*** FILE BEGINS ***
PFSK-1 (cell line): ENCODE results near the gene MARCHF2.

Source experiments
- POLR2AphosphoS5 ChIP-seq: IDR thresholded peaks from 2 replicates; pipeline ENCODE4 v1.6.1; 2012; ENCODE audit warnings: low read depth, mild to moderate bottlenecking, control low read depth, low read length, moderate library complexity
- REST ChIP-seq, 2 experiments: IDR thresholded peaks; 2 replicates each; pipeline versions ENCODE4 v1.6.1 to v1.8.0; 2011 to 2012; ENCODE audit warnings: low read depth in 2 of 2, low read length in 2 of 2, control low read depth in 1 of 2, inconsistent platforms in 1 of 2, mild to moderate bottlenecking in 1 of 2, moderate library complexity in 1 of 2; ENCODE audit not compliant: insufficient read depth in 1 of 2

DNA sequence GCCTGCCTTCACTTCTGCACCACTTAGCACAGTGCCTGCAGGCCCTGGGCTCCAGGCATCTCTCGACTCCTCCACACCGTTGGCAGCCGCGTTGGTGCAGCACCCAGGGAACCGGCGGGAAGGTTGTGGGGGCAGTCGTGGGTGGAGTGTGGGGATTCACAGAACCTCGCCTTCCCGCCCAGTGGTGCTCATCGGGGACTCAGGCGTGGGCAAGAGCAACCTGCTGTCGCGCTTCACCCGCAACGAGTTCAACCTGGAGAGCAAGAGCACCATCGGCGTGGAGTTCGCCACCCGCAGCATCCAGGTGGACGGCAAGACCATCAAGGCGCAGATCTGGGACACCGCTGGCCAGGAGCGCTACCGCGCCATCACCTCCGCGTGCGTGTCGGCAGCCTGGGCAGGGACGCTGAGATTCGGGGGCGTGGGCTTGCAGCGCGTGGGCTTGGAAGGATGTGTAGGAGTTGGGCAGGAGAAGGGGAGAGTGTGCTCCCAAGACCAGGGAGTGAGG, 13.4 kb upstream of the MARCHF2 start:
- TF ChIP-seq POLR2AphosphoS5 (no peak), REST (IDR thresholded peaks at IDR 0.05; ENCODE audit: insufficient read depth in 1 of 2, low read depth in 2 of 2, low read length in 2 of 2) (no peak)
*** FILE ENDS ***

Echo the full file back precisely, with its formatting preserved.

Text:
PFSK-1 (cell line): ENCODE results near the gene MARCHF2.

Source experiments
- POLR2AphosphoS5 ChIP-seq: IDR thresholded peaks from 2 replicates; pipeline ENCODE4 v1.6.1; 2012; ENCODE audit warnings: low read depth, mild to moderate bottlenecking, control low read depth, low read length, moderate library complexity
- REST ChIP-seq, 2 experiments: IDR thresholded peaks; 2 replicates each; pipeline versions ENCODE4 v1.6.1 to v1.8.0; 2011 to 2012; ENCODE audit warnings: low read depth in 2 of 2, low read length in 2 of 2, control low read depth in 1 of 2, inconsistent platforms in 1 of 2, mild to moderate bottlenecking in 1 of 2, moderate library complexity in 1 of 2; ENCODE audit not compliant: insufficient read depth in 1 of 2

DNA sequence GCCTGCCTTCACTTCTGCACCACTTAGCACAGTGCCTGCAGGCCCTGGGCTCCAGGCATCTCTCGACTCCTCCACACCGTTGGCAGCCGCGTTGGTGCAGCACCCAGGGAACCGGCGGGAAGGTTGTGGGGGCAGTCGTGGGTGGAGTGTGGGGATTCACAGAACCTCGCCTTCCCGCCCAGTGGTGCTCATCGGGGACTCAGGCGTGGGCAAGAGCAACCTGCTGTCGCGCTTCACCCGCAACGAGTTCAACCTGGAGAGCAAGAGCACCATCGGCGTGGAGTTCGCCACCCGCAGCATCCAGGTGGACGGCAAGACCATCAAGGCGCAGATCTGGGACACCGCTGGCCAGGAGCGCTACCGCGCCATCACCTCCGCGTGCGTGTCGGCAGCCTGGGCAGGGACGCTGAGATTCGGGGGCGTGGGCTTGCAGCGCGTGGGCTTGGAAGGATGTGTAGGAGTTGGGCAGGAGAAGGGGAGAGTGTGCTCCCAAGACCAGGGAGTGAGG, 13.4 kb upstream of the MARCHF2 start:
- TF ChIP-seq POLR2AphosphoS5 (no peak), REST (IDR thresholded peaks at IDR 0.05; ENCODE audit: insufficient read depth in 1 of 2, low read depth in 2 of 2, low read length in 2 of 2) (no peak)